Start learning with our library of video tutorials taught by experts. Get started
Viewers: in countries Watching now:
Author Steve Wright explores the new features found in the 3D digital compositor Nuke 6. The course introduces the RotoPaint node for drawing and painting effects, the Keylight keyer for creating mattes and composites, and the SplineWarp node for warping images. The course also explains how to merge keys, animate with keyframes, and create image-based blurs. Exercise files accompany the course.
Nuke 6 New Features was created and produced by Steve Wright. We are honored to host his material in the lynda.com Online Training Library®.
I have said many times that you cannot expect to plug your green screen or blue screen or background clip into a keyer node, tweak a few knobs, and get a fine composite. That only works on the demo footage. In the real world you have to pull multiple keys and merge them together into a single master key. Here we will see a variety of strategies for creating and combining those keys into a single master key. The reason you want to combine multiple keys into this master key rather than compositing each keyer output on top of each other is because that makes a patchwork composite with different appearances of the spill suppression and color corrections from each keyer node.
The Primatte output simply looks different than Keylight. So let's take a look at the workflow. Starting up here with our green screen, the first thing we do is pre-process it to set it up for the keyers. One obvious method here is of course degraining. Down here are the different keyers. These could be completely different kinds of keyers or the same keyer with different settings. For example, Primatte here optimized for the head, Primatte there optimized for the body, and maybe Keylight here optimized for the hair.
Down here is where all the keys are combined to create the single master key. Of course, this is a very complicated and important thing, so we will be taking a very close look at those in the upcoming videos. On a separate branch from the green screen we do the spill suppression. The PreProcess green screen is never used on this branch. The PreProcessed is only for pulling keys, okay? So here we do our spill suppression followed by color correction. Always in that order.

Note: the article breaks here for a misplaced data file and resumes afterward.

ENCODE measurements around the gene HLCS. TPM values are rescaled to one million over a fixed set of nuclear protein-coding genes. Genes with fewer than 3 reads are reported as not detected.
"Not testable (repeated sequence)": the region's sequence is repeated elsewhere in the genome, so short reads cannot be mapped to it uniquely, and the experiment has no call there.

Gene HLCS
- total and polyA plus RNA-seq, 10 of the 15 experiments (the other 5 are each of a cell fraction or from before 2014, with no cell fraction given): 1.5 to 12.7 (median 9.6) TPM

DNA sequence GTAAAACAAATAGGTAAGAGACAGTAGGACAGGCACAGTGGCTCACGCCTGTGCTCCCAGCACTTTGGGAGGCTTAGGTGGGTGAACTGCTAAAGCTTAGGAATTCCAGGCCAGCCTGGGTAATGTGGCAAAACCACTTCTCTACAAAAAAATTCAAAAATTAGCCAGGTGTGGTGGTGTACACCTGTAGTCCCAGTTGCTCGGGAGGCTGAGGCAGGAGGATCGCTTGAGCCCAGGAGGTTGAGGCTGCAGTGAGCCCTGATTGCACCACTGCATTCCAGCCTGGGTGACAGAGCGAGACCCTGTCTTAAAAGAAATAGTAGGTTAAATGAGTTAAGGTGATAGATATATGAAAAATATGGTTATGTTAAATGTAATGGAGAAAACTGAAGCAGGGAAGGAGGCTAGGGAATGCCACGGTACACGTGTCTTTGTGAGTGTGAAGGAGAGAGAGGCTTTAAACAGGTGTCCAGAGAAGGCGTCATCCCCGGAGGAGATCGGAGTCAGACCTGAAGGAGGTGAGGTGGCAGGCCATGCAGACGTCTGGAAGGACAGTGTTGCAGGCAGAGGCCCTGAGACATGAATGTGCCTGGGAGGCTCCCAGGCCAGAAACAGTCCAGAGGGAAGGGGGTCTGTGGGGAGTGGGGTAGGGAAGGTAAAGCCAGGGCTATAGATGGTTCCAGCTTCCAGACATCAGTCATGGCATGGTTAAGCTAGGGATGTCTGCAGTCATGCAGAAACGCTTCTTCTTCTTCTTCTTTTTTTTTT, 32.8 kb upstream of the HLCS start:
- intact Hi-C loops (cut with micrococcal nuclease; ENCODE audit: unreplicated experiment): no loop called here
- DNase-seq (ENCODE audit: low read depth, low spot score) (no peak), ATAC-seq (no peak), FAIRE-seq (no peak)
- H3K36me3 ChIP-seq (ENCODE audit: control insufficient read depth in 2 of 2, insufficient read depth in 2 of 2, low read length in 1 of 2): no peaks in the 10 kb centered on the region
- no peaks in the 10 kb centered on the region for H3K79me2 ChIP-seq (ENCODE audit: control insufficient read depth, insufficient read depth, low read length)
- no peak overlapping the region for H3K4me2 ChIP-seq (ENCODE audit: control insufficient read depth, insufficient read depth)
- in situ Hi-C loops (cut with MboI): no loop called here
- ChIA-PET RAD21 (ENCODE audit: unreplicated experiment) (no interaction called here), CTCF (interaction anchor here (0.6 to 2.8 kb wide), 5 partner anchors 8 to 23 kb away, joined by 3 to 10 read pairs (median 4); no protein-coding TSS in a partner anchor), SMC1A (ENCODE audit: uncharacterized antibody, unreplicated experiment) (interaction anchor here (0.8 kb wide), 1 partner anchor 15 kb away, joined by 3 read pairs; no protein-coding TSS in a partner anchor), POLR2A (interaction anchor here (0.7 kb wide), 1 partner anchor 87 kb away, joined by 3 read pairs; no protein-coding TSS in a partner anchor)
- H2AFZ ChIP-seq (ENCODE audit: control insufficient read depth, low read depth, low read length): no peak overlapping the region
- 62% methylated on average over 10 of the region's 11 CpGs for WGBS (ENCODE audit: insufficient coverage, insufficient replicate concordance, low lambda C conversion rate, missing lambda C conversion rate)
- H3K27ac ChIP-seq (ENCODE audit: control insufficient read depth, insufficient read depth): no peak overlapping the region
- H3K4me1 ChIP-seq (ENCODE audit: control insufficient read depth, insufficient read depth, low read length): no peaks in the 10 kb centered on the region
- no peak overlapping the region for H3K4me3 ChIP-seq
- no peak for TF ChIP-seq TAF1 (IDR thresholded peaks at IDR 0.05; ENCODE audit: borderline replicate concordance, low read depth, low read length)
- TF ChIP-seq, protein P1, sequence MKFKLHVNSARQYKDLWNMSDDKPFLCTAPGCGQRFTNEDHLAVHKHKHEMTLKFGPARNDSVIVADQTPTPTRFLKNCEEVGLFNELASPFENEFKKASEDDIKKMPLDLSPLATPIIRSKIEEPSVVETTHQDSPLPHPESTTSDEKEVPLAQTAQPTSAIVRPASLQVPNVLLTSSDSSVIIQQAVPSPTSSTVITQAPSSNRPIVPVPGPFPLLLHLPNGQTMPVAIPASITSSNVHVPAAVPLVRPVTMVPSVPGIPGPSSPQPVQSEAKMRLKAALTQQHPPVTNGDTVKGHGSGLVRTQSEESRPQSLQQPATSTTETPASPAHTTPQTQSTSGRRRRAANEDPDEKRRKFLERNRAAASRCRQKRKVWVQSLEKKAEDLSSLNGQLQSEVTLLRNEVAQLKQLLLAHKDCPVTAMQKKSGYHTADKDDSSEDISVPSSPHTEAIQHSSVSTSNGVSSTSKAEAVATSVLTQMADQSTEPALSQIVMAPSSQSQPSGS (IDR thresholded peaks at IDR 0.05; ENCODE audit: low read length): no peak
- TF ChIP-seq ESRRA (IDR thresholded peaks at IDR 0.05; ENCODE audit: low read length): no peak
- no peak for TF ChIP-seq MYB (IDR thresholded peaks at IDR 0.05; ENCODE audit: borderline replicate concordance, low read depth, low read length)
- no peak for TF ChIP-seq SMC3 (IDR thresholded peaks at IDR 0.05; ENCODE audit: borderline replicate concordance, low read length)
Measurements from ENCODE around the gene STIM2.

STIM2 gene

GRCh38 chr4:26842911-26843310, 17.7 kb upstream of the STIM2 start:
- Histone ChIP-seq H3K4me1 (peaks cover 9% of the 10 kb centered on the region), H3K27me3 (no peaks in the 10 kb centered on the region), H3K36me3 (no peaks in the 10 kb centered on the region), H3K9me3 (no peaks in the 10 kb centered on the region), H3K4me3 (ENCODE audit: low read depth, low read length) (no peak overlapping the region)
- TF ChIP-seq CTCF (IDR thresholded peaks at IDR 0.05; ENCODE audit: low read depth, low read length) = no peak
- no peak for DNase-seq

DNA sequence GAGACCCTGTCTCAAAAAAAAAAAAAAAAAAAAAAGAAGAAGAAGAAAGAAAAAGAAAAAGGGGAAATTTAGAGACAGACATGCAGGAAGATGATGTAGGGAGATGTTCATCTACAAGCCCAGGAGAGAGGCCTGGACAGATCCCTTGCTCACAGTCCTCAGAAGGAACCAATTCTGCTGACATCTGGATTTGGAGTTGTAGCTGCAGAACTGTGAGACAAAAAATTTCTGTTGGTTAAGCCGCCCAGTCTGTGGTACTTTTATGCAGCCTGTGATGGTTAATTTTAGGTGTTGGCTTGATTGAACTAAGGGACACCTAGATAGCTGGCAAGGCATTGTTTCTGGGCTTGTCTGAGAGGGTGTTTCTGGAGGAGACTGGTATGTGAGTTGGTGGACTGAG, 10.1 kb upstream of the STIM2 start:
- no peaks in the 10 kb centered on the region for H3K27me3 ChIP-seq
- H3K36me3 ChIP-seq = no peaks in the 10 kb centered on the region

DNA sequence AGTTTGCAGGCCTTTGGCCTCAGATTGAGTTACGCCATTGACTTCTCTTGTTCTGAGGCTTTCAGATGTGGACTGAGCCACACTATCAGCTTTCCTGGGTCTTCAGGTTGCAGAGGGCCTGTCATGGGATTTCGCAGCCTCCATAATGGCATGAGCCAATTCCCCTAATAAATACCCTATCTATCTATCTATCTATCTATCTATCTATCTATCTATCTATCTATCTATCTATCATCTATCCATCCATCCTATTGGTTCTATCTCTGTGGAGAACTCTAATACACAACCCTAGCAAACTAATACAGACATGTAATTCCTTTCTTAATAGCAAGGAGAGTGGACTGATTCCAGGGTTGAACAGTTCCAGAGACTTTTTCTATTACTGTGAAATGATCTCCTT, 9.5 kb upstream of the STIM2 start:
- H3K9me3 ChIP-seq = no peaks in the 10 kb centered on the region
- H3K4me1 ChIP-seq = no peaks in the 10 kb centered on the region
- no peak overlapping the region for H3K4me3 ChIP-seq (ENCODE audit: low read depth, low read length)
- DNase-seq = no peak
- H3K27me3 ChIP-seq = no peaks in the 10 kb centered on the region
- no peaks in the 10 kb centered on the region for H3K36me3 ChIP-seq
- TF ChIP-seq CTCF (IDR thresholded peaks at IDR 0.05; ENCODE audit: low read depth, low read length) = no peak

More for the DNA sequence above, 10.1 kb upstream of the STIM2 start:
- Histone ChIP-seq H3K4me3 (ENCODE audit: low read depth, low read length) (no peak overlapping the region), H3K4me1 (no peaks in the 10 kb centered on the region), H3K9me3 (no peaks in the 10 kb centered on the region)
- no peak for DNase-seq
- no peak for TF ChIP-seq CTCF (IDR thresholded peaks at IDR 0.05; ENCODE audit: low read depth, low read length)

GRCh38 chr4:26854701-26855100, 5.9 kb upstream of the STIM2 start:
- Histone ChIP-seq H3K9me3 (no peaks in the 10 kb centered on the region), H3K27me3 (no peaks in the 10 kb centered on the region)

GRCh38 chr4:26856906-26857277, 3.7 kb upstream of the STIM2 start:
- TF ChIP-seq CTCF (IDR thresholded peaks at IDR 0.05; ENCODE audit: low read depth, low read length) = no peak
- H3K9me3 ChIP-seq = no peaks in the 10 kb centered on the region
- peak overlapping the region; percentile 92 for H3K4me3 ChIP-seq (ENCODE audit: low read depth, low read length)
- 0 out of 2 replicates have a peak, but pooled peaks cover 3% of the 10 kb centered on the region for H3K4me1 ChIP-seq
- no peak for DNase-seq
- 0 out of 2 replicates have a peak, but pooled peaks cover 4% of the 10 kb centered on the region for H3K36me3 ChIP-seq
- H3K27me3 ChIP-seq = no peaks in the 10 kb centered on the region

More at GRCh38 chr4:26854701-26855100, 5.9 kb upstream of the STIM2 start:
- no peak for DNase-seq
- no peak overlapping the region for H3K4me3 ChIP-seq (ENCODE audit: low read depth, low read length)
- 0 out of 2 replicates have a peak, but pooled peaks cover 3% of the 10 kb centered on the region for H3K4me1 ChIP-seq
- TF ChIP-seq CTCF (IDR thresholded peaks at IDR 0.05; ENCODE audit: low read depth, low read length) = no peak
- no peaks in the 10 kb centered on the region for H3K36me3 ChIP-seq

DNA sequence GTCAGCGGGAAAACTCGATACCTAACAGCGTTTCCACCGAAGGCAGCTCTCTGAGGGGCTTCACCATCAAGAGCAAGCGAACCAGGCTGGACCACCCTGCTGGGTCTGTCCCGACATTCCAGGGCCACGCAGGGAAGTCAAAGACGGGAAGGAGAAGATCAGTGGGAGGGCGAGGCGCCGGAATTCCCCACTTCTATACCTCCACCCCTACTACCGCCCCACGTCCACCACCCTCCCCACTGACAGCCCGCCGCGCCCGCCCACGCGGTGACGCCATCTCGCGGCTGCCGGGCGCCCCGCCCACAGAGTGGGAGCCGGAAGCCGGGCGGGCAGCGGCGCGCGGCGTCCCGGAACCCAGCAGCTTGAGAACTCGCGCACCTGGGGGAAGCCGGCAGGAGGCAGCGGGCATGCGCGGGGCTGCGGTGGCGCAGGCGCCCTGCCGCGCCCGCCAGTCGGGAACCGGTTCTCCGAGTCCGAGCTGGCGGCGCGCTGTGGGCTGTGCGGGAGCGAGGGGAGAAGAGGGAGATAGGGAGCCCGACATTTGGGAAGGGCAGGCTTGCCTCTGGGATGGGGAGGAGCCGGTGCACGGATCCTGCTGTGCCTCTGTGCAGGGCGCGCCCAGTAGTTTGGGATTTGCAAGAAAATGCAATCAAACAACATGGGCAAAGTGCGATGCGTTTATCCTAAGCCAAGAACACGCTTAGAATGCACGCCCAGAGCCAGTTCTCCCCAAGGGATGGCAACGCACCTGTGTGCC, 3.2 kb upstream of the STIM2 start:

You never put the color correction before the spill suppression. The reason is, if you change the color correction and then the spill suppression follows it, it will completely mess up your spill suppression. You'll have to do it all over again. So always in this order please. Here, we are combining the single master key with our color-corrected and spill- suppressed RGB foreground right here. The reason is we want to put them all together into a single RGBA four-channel image for the AddMix node.
It expects all four channels right here on the input. We are using the AddMix node because it has powerful additional features of being able to adjust the edges with those curves. If you don't need those curves, you could use a KeyMix node or do a premultiply and do the merge over. We will be looking at those workflows as well. Now that we have an overview of the general workflow, it's time to take a look at the specific techniques for creating and combining multiple keys into a single master composite.
There are currently no FAQs about Nuke 6 New Features.
Access exercise files from a button right under the course name.
Search within course videos and transcripts, and jump right to the results.
Remove icons showing you already watched videos if you want to start over.
Make the video wide, narrow, full-screen, or pop the player out of the page into its own window.
Click on text in the transcript to jump to that spot in the video. As the video plays, the relevant spot in the transcript will be highlighted.